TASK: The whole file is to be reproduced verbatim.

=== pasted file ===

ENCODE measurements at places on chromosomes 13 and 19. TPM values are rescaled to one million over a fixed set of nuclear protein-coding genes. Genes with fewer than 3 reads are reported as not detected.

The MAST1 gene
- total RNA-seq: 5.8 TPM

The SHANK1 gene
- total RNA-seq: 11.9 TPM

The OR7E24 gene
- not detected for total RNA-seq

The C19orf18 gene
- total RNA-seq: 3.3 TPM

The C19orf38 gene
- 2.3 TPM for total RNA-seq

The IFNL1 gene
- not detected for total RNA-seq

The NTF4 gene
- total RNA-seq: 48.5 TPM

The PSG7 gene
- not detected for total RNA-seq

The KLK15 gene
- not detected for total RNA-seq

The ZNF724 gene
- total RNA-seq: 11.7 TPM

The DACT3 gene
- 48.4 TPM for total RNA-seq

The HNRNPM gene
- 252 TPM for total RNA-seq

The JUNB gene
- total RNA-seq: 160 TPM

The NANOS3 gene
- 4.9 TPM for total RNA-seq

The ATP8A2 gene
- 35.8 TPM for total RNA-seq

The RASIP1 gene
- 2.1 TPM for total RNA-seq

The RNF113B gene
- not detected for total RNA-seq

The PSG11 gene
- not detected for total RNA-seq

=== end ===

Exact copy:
ENCODE measurements at places on chromosomes 13 and 19. TPM values are rescaled to one million over a fixed set of nuclear protein-coding genes. Genes with fewer than 3 reads are reported as not detected.

The MAST1 gene
- total RNA-seq: 5.8 TPM

The SHANK1 gene
- total RNA-seq: 11.9 TPM

The OR7E24 gene
- not detected for total RNA-seq

The C19orf18 gene
- total RNA-seq: 3.3 TPM

The C19orf38 gene
- 2.3 TPM for total RNA-seq

The IFNL1 gene
- not detected for total RNA-seq

The NTF4 gene
- total RNA-seq: 48.5 TPM

The PSG7 gene
- not detected for total RNA-seq

The KLK15 gene
- not detected for total RNA-seq

The ZNF724 gene
- total RNA-seq: 11.7 TPM

The DACT3 gene
- 48.4 TPM for total RNA-seq

The HNRNPM gene
- 252 TPM for total RNA-seq

The JUNB gene
- total RNA-seq: 160 TPM

The NANOS3 gene
- 4.9 TPM for total RNA-seq

The ATP8A2 gene
- 35.8 TPM for total RNA-seq

The RASIP1 gene
- 2.1 TPM for total RNA-seq

The RNF113B gene
- not detected for total RNA-seq

The PSG11 gene
- not detected for total RNA-seq